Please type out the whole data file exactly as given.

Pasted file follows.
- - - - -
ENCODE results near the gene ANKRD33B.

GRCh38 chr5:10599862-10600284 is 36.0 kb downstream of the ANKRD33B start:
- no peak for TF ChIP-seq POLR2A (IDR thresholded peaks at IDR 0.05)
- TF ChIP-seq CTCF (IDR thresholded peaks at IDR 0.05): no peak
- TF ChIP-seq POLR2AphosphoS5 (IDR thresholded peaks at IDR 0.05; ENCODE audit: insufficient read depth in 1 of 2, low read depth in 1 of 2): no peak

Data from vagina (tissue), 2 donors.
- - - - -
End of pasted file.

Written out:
ENCODE results near the gene ANKRD33B.

GRCh38 chr5:10599862-10600284 is 36.0 kb downstream of the ANKRD33B start:
- no peak for TF ChIP-seq POLR2A (IDR thresholded peaks at IDR 0.05)
- TF ChIP-seq CTCF (IDR thresholded peaks at IDR 0.05): no peak
- TF ChIP-seq POLR2AphosphoS5 (IDR thresholded peaks at IDR 0.05; ENCODE audit: insufficient read depth in 1 of 2, low read depth in 1 of 2): no peak

Data from vagina (tissue), 2 donors.